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Some Notes
on the
Building of Bagpipes

Works in progress, Mainz,Germany


Note: This section is at an early stage of development - more material will be added soon.
For the moment, the purpose here is to give a very general overview of some of the things involved in the making of bagpipes. In the future, this section may contain specific information - plans, techniques, and so forth. This writer has been building bagpipes off and on for over thirty years and so has considerable information at hand, which will be shared here as time permits.

Many very early manufactured (as opposed to more or less used-as-found) wind instruments were of necessity made of naturally hollow or nearly hollow materials. Various plants, notably the grasses which include assorted canes and bamboos, have essentially hollow stems, obstructed only at the "nodes" (visible on the outside as annular ridges). A quick and popular method, probably employed for many centuries and in many places, for removing these obstructions was to burn them out - presumably with a hot bronze or iron rod of some sort. Fingerholes and, in flutes, mouthholes could also be created by the same method. Exterior work could be accomplished using scraping tools made of metal or flint.

The drill is an ancient instrument and is found in various early cultures. For example, drill-bits made of flint and attached with pitch to slender wooden shafts were used by Northern California natives to drill shell and bone. It would seem logical that any prehistoric culture using drills and playing wind instruments would put the two together, but this writer is unaware of any direct evidence on the matter.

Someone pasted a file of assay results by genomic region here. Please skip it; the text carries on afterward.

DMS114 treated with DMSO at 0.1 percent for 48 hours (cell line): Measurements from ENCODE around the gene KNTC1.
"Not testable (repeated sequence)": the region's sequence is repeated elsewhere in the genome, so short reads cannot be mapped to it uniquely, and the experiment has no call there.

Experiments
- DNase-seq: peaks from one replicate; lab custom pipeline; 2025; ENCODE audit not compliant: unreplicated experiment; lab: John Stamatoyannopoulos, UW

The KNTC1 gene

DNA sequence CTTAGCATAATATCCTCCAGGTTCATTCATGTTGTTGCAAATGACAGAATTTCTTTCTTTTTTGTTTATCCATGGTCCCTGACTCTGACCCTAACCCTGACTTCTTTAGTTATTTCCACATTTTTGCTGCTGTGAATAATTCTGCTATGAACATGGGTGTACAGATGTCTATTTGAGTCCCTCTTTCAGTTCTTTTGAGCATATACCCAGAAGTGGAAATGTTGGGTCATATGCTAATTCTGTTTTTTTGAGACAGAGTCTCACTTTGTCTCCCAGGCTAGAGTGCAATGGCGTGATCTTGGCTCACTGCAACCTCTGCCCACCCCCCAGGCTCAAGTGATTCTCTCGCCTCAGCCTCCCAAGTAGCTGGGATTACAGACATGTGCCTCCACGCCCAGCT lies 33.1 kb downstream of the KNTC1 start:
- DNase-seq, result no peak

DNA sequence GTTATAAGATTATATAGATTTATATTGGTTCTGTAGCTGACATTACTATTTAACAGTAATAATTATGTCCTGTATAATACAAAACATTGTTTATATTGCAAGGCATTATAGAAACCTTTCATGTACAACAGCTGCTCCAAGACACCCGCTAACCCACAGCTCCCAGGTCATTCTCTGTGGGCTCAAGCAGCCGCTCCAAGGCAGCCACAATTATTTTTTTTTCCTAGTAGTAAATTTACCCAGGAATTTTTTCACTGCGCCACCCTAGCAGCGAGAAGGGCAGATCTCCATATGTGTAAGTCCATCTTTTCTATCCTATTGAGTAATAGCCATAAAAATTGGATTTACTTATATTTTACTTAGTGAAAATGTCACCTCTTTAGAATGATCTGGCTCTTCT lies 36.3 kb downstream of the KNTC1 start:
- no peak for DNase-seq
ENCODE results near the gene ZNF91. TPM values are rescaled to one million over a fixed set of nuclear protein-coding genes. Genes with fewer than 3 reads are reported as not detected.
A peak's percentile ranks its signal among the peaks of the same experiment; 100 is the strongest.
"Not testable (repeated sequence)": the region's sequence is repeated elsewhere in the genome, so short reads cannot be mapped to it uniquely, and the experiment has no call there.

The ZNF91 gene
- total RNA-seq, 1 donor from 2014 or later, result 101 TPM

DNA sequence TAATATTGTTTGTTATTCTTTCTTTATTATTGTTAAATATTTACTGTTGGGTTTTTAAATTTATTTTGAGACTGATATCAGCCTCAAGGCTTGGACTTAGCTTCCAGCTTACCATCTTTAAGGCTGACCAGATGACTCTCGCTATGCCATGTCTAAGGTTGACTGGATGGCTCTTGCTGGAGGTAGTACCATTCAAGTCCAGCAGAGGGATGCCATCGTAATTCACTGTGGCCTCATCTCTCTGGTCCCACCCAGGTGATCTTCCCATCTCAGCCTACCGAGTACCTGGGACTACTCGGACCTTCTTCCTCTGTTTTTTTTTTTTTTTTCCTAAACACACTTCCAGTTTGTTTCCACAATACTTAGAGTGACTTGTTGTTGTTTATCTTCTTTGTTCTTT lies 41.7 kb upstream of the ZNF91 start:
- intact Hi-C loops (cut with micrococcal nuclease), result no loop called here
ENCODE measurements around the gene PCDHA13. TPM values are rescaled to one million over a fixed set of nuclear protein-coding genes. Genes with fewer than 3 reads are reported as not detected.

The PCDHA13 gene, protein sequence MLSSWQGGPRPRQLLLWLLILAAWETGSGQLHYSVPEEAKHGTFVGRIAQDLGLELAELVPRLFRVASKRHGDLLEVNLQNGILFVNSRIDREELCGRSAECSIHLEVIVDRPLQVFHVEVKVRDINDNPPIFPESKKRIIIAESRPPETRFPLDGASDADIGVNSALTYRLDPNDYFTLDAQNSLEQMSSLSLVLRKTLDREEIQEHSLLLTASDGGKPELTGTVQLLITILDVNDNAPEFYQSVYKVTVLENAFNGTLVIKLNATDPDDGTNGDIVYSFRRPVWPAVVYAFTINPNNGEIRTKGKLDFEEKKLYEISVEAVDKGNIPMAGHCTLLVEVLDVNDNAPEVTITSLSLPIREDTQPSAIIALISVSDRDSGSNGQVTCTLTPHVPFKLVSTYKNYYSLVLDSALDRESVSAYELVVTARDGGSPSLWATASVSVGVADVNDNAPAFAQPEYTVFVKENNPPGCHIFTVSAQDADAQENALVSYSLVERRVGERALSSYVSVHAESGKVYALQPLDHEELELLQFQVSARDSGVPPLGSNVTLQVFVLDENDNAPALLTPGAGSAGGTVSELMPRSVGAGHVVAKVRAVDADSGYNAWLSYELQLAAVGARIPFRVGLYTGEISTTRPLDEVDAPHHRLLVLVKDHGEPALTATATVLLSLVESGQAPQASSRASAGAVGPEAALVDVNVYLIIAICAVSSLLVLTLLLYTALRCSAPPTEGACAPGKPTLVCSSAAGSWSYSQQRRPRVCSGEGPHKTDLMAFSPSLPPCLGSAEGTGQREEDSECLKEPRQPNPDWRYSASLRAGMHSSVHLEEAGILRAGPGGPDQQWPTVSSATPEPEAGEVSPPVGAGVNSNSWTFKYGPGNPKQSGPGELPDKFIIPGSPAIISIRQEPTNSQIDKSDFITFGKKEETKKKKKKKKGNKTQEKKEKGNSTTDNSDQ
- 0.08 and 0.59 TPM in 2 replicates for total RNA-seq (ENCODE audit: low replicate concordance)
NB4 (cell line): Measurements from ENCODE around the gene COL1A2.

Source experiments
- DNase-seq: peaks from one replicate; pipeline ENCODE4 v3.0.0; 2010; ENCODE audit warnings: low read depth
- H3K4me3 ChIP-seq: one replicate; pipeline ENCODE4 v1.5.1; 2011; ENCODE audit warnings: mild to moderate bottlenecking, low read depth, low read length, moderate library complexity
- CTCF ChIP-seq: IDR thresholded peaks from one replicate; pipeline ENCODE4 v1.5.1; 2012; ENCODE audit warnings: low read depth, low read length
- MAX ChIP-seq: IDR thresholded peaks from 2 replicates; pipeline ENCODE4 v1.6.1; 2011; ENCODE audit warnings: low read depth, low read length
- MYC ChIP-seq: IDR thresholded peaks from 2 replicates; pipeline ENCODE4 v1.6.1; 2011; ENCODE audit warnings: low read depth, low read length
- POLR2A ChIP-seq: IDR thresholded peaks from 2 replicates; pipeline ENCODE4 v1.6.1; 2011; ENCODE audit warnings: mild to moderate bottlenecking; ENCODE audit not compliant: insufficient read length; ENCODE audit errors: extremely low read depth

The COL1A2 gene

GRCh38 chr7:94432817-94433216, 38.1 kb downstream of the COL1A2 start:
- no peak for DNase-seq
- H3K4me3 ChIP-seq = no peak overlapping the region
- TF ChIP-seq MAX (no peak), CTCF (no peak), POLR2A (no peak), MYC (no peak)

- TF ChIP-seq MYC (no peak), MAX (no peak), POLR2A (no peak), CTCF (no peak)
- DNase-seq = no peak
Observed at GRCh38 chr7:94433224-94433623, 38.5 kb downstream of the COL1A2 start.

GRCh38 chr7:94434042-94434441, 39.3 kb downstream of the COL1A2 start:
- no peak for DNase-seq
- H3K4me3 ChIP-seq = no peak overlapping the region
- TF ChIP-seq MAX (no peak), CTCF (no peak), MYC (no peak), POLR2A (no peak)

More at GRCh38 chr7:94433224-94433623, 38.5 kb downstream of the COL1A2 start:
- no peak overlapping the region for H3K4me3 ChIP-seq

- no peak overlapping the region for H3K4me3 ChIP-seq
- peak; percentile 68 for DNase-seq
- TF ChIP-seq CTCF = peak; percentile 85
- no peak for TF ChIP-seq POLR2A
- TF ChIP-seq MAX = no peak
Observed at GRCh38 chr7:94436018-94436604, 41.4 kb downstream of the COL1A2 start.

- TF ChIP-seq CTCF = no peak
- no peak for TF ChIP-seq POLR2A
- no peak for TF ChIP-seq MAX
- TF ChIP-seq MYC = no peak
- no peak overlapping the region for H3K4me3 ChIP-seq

Yet another ancient method of construction (as opposed to decoration), still employed in nooks and crannies of the world, is plain old whittling. The advantage of course is that the maker is not limited to material having any particular exterior shape or dimension - but to whittle the bore of an instrument requires that it be made in two parts, joined lengthwise after interior carving. Sometimes a bore will be drilled or burned, and the outside of the instrument then whittled.

So, there were, and are, a number of methods of creating a wind instrument with very few tools, but these techniques are slow and limited in many ways. The invention on which the entire art now turns, literally, is the lathe. The basic function of a lathe is to make odd shapes round, usually by spinning the work between two supports and applying a cutting or scraping tool to the rotating surface. The lathe is the most fundamental "machine" tool, and has been around, in many cultures, for a very long time. Early forms are hand-powered, using a bow-like device with a cord running from tip to tip; the cord is wrapped once or twice around the workpiece, and thus when the bow is moved back and forth with a sawing motion the workpiece rotates, back and forth rather than around and around, while a cutting tool is applied via the free hand. Foot-operated variations appeared, and at some point the crank was added to the system, eliminating the back-and-forth business. Refinements multiplied during the past several centuries and by the turn of the eighteenth century the lathe had become a highly sophisticated tool capable of handling much more complicated chores than presented during the making of a wind instrument.


To be continued...


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